By: Harold Watters, Ohio State University Extension Agronomic Systems Field Specialist
So I got some calls after our Extension Fall Weed Survey — if these are the problem weeds, then how do you deal with them?
It is becoming apparent that with the move to herbicide tolerant crops, we aren’t necessarily getting rid of all of our weeds — only 30% of our fields are weed free. Giant ragweed moved back into first place for worst weed, seen in 34% of fields overtaking marestail seen in 30% of fields. And then there is the pigweed problem — waterhemp appeared frequently, so did redroot pigweed and then there are the concerns about Palmer amaranth and its escape across Ohio.
||2018 Ohio rank
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As with every changing of the calendar, come changes as to how farmers are asked (or required) to implement certain production practices. This year, 2019 is no different. One of those major changes will affect producers who are planning to use dicamba based herbicides this growing season. The revised label for those products no longer allows for the applicator to be a trained person under direct supervision of a pesticide license holder, rather the person making the application must now be a licensed applicator themselves. For those needing to obt Continue reading
By: Elizabeth Hawkins, John Fulton, Jenna Lee, OSU Extension
Previously published in OSU Extension C.O.R.N. newsletter
High quality, relevant information is key to making the right management decisions for your farm. The eFields program at The Ohio State University was created to provide local information about critical issues for Ohio agriculture. The 2018 eFields Research Report highlighting 95 on-farm, field scale trials conducted in 25 Ohio counties was released on Jan. 9. Research topics include nutrient management, precision seeding, crop management, soil compaction management, remote sensing, and data analysis and management. To help identify trial locations that are similar to your operation, each study includes information about weather, soil types, and management practices. Additionally, economic analysis was added to select trials this year. QR codes that link to videos featuring the researchers and partner farmers are available in the report. Continue reading
The annual Ohio NoTill Conference will be held on December 11, 2018 at the Der Dutchman Restaurant in Plain City, Ohio. The program starts at 9 am – 4 pm. Cost is $40. To register and prepay go to https://ohionotillcouncil.com/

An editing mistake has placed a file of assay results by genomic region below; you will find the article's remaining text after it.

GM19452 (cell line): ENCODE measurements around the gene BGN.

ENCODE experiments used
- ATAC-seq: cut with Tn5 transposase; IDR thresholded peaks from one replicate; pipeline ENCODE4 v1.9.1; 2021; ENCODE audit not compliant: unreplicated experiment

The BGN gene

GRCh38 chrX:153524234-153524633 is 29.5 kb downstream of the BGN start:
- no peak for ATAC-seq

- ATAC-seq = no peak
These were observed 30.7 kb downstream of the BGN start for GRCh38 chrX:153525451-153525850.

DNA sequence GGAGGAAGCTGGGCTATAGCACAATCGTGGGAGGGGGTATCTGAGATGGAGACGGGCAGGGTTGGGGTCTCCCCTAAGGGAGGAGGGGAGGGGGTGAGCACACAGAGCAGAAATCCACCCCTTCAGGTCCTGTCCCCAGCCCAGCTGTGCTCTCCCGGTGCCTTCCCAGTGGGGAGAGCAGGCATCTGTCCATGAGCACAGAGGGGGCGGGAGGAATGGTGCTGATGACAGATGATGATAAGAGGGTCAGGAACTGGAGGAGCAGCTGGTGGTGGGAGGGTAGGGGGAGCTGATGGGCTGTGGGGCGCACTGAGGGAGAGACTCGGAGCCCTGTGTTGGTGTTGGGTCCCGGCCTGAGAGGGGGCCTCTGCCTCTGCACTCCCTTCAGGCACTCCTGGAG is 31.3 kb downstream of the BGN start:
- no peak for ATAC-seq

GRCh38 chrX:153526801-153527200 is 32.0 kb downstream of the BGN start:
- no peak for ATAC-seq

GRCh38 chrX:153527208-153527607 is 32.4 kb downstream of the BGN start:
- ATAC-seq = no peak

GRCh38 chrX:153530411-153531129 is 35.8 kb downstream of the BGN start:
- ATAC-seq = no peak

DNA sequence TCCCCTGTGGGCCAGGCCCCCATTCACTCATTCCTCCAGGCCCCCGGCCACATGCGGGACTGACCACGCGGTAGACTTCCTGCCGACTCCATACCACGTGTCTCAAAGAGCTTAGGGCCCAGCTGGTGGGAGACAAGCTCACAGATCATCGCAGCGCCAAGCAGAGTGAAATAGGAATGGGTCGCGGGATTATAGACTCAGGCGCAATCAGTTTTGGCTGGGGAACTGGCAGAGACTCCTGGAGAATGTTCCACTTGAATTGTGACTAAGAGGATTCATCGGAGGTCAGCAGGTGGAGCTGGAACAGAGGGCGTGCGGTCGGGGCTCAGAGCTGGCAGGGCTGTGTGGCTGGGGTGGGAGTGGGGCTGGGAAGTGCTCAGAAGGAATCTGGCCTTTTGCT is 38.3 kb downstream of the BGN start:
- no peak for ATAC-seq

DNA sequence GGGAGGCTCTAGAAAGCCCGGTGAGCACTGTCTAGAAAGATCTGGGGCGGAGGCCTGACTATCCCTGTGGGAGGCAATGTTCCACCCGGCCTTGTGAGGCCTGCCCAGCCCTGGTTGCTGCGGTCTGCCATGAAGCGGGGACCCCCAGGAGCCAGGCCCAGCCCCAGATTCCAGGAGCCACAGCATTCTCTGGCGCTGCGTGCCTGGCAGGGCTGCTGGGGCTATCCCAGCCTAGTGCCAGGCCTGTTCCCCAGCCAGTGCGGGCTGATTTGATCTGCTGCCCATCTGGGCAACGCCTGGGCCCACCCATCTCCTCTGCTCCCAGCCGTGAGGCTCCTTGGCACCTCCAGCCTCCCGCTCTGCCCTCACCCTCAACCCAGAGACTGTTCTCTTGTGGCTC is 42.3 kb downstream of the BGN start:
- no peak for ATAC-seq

Topics include: Nutrient Application in NoTill; Carbon, Nitrogen, Phosphorus Cycle; Deep Placement of Fertilizer with Strip-till; Cover Crops- It’s All About Timing; Conservation Benefits for Landowners; Digital Ag Apps; and more.
By: Cindy Folck, OSU Extension
Recognizing weather conditions that could cause inversions is important when using certain herbicides in corn and soybeans. On December 14, join a discussion about recognizing inversions as well as ways to improve communication between farmers growing sensitive crops and pesticide applicators.
Inversion and Drift Management Workshop, presented by the Ohio State University Extension IPM program will be conducted on December 14 from 10 a.m. to noon. Farmers and pesticide applicators can attend the workshop in-person at the Ohio Department of Agriculture, 8995 E. Main St., Reynoldsburg, OH 43068 or attend virtually through the online webinar link. More information about the workshop is available at http://go.osu.edu/IPM Continue reading
By: Emerson Nafziger, University of Illinois Department of Crop Sciences
With harvest almost complete after another year with high to very high yields, it’s time to review some basics of fall fertilization. Neither fertilizer nor grain prices are historically high, so there’s reason to be aware of costs while making sure to cover the nutrient basics. Continue reading
By: Harold Watters, CPAg/CCA, Ohio State University Extension
Exam registration for the February 1, 2019 exam date is open now through December 14th. Interested in becoming a Certified Crop Adviser or becoming certified in one of the specialty certifications (4R Nutrient Management Specialty, Resistance Management Specialist, Sustainability Specialty, and new in 2019 is the Precision Agriculture Specialty)? Find Performance Objectives, registration, and other materials for all exams on the CCA Exam website: https://www.certifiedcropadviser.org/exams. Continue reading
By: Harold Watters, OSU Extension Agronomic Crops Field Specialist.
The Certified Crop Adviser (CCA) Exam Training program, sponsored and delivered by the OSU Agronomic Crops Team, will be offered at the Shelby County Extension Office, Sidney, Ohio on January 9 & 10, 2019 beginning at 9:00 a.m. on the 9th and adjourn by 5:00 p.m. on the 10th.
The price for the Pre-Exam preparation class is $250. Secure on-line registration via credit card, debit card or check is available at: http://go.osu.edu/Reg2019class. Continue reading
By: Erdal Ozkan, OSU Extension Specialist
This is a busy time of year for many farmers, but taking time to winterize your sprayer now can payoff in avoiding problems next spring. Without proper winterizing before the temperature falls below freezing, you could end up with a pump that is cracked and/or not working at its full capacity. Here are some important things you need to do with your sprayer this time of the year.
Make sure to rinse the whole sprayer thoroughly before storing. Continue reading